Irlen Syndrome is a hereditary, visual-perceptual problem that prevents an estimated 14-18% of the population from being able to read efficiently. Irlen Syndrome is not a vision problem of the eye. Irlen Syndrome is the visual-perceptual reception site of the brain perceiving the timing of light waves ineffectively. The disorder remains undetected by standard educational, visual, and medical tests. It is a learning disability.
Individuals with Irlen Syndrome perceive the printed page and sometimes their environment differently. Unlike those without the disorder, reading becomes more difficult over time and physically exhausting. It can also affect attention span, listening, energy level, motivation, and work production. Such individuals are quite light sensitive. They are very familiar with the admonition "Turn on the lights. You'll ruin your eyes." In fact, many times it is the bright light that is the culprit causing headaches and reading distortions.
In an individual without Irlen Syndrome visual stimuli is processed by the brain usually between 100-150 milliseconds. Once the brain has processed the information, it returns to a readiness state by approximately 200 milliseconds and awaits the next stimulus. The actual phenomenon that occurs in Irlen Syndrome has been identified by means of neuroelectrical scans. The Effect was discovered using the Visual Evoked Response portion of the DESA technology (Digital EEG Spectral Analysis). There is an early hyper reactivity to visual stimuli somewhere between 30-60 milliseconds, and it is 3-9 standard deviations above normal. If one were to visualize a graph, rather than a smooth bell-shaped curve of processing of visual information, there is an extreme spike at the beginning, followed by a latency period occurring when the brain would normally be processing the information producing performance 3- 6 standard deviations below normal recording. The brain "comes back on line" and begins to reprocess the information, delaying complete processing well into the 400-500 millisecond range when the normal brain would be awaiting the next stimulus. It is even possible to have a second stimulus occur while the brain is still processing the first. It is believed that this concurrent processing of different stimuli is responsible for the distortions associated with Irlen Syndrome.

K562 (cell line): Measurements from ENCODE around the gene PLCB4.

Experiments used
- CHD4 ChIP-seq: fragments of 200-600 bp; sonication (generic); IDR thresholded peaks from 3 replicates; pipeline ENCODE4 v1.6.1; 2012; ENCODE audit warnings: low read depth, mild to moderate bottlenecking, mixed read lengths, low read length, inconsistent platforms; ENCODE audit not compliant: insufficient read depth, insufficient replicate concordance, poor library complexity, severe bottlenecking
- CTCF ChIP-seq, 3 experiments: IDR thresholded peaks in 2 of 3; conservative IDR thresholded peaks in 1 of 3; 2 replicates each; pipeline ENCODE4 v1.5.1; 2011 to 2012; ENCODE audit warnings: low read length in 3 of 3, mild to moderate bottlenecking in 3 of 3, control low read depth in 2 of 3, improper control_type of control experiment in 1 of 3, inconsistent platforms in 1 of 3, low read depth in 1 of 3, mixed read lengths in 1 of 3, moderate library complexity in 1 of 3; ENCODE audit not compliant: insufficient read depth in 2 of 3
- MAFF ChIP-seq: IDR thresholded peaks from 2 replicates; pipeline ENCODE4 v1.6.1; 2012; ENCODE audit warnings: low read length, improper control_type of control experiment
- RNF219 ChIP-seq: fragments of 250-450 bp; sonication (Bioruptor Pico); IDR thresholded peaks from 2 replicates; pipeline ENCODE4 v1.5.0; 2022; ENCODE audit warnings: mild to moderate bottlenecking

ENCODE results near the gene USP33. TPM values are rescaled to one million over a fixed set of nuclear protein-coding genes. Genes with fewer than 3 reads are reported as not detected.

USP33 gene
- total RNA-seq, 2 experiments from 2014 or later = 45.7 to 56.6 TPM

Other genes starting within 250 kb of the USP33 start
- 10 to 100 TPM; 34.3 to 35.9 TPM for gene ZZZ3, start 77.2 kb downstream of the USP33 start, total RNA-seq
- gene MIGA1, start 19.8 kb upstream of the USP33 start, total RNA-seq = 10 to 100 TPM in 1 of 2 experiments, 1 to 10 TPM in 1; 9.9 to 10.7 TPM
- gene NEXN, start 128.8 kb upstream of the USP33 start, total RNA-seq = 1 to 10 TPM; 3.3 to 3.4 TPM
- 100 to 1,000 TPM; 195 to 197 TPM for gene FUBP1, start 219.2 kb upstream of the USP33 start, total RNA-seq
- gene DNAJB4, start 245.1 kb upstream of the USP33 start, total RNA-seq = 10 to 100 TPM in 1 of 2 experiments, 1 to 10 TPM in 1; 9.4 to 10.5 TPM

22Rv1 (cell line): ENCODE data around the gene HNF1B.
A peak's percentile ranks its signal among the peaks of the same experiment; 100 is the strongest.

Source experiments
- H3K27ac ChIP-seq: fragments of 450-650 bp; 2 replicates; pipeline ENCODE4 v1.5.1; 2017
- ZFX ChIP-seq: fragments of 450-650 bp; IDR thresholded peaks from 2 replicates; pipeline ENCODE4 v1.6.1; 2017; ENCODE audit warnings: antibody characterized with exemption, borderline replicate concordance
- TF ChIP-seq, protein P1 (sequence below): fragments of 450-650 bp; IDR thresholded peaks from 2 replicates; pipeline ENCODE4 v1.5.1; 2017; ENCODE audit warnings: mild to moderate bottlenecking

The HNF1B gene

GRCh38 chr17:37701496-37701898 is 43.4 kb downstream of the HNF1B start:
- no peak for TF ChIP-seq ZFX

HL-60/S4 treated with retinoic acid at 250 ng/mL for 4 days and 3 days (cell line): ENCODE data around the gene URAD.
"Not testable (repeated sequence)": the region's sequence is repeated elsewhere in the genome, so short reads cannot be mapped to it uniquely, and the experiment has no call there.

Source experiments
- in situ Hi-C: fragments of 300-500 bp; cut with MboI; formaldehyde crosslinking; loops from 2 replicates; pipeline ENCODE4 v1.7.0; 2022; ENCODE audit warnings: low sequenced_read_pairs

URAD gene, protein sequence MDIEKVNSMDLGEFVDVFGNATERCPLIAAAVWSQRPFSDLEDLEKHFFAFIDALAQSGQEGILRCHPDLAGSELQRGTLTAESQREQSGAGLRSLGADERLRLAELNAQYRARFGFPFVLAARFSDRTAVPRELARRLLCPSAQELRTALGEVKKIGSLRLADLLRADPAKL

Much like the effects of a flashbulb, the brain is stunned, taking several moments to clear itself. However, in Irlen Syndrome this phenomenon occurs every waking moment, giving the brain no time to recover and producing the now well-documented effects of Irlen Syndrome. Traditional evaluations of Visual Evoked Responses failed to identify the response because they looked at averages rather than millisecond-by-millisecond behavior.
Advanced technologies, such as the DESA, have made the discovery of heretofore unexplainable phenomenon much more objective. What was once thought of as a figment of someone's imagination is now explainable by science and technology.
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